You can learn more about the background of the IRS rule change from the Land Trust Alliance 
https://www.landtrustalliance.org/blog/your-states-tax-credit-could-shrivel. Just yesterday, the Alliance along with The Nature Conservancy and Trust for Public Land submitted joint comments.
 

Thank you for your support! 

Capital Region Land Conservancy

is Applying for National Accreditation

with the Land Trust Alliance Accreditation Commission

 

CRLC has been in a growth spurt and, as we hit our 12th birthday last year, we determined that the time was right for our organization to pursue national accreditation under the stringent standards and practices of the Land Trust Alliance. As our final application date approaches, we are announcing our application publicly in order to provide notice and welcome public comment. For details on accreditation and how to submit comments, please see: http://www.capitalregionland.org/news-events/  The deadline for comment is October 28, 2018.

Conservation Organizations

Protect Acreage

on Turkey Island Creek

August 9, 2018
 
The Capital Region Land ConservancyJames River Association, and Virginia Outdoors Foundation are celebrating the protection of 24 acres of land on Turkey Island Creek, a tributary of the James River in eastern Henrico County. The deed of easement, recorded Wednesday, July 11, 2018, protects the land in perpetuity and allows for future public access for outdoor recreation purposes.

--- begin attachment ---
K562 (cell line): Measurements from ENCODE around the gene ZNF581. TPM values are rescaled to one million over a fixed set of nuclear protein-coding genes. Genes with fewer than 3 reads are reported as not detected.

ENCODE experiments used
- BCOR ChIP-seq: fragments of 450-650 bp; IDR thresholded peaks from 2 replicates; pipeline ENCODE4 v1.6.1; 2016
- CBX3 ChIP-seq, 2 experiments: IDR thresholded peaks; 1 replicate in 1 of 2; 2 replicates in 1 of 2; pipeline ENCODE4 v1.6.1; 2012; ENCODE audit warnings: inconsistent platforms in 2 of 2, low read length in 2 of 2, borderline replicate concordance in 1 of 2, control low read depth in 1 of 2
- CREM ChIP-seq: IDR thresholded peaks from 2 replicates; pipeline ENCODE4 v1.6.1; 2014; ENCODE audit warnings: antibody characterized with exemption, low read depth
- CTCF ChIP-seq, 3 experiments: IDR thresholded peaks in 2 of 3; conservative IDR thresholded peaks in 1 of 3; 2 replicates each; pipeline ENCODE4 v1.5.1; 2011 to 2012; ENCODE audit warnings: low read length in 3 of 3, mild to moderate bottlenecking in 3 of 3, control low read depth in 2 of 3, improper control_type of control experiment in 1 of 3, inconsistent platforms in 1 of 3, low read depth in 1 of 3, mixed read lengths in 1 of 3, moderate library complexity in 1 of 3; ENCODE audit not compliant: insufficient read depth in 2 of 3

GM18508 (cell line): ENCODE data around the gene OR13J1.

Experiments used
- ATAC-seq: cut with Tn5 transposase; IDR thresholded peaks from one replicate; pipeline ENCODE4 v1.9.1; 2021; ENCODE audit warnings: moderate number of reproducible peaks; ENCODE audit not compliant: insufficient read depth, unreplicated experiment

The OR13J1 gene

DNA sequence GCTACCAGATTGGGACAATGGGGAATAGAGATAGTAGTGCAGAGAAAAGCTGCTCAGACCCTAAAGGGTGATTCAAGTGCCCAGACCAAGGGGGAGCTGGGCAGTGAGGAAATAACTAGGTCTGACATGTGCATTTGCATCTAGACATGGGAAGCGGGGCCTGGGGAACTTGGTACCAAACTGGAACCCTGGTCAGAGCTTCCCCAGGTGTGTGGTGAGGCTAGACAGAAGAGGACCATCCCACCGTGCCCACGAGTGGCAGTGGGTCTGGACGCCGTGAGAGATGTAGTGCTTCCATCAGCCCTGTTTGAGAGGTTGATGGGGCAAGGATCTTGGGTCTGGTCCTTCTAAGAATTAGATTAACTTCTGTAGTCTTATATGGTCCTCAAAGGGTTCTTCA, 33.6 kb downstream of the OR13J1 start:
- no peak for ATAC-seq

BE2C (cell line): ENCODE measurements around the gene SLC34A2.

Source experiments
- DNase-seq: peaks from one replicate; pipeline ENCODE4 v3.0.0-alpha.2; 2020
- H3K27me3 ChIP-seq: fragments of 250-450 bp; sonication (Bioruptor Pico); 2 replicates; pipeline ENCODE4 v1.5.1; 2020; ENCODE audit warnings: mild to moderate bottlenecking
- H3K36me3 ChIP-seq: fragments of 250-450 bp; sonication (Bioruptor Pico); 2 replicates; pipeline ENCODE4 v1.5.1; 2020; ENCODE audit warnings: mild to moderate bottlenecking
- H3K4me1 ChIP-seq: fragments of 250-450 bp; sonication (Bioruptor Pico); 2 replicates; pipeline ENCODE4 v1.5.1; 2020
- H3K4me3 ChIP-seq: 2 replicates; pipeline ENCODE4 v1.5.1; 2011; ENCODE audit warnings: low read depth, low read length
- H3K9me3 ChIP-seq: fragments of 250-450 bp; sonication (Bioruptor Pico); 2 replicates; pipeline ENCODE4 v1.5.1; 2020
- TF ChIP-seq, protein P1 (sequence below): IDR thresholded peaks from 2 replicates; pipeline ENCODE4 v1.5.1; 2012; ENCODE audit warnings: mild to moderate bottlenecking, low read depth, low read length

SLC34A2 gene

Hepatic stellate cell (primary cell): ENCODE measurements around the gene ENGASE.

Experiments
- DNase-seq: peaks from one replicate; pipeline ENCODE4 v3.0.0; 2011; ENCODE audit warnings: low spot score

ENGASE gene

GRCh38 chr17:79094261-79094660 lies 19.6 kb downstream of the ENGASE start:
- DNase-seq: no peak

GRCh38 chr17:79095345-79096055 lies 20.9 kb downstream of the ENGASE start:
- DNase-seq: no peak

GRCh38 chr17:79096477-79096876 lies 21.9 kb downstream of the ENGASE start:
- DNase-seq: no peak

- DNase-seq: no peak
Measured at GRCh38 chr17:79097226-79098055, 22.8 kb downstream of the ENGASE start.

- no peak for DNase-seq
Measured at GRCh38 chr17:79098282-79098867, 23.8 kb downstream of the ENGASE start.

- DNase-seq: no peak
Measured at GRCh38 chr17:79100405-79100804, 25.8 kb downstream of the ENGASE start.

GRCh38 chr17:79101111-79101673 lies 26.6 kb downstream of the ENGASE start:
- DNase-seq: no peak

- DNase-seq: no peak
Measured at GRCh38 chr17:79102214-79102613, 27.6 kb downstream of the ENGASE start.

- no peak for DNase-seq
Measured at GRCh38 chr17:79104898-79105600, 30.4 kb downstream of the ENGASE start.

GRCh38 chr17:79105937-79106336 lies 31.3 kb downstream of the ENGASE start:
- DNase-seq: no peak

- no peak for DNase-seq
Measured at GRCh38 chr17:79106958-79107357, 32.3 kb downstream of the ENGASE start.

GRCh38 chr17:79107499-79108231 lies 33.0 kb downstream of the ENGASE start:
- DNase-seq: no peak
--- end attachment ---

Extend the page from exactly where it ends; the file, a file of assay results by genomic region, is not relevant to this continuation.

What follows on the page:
Capital Region Land Conservancy, the organization that acquired the acreage as part of the acquisition of historic Malvern Hill Farm earlier this year, transferred 11.9 acres to Henrico County and 12.2 acres to the James River Association. 
 
Read the full press release on our "News" page: http://www.capitalregionland.org/news-events/

 

*NEW* Updated Regional Vision Map Supports Long Range Planning & Collaboration 

 

On November 21, 2017 CRLC released a new Vision Map for the Capital Region. The result of collaboration with local planning departments, the Department of Conservation and Recreation, and the Richmond Regional Planning District Commission,  The Vision Map is a view from 30,000 feet of existing conserved lands and areas most appropriate for strategic conservation efforts based on locality-identified goals from the Comprehensive Plans of the City of Richmond and Counties of Charles City, Chesterfield, Goochland, Hanover, Henrico, New Kent, and Powhatan.

 

The project also produced individual maps for each locality. For high quality maps, please see the links to downloadable PDFs.

 

Additional data and filtering tools can be obtained using DCR's interactive map available online at vanhde.org/content/map.

 

Malvern Hill Farm Protected Forever

It was a proposal that raised both hopes and doubts: could a local nonprofit land trust raise nearly $7 million dollars to purchase a vulnerable 871-acre farm, site of a historic 1862 Civil War battle, on the outskirts of the fast-growing Richmond region? On February 1, 2018, a year and a half after CRLC greenlighted the ambitious plan, CRLC purchased Malvern Hill Farm in eastern Henrico County’s Varina District along the historic Route 5 corridor. The acquisition protects prime farmland, forests identified by the Department of Conservation and Recreation as highly ranked ecological cores, and nearly three miles of perennial streams.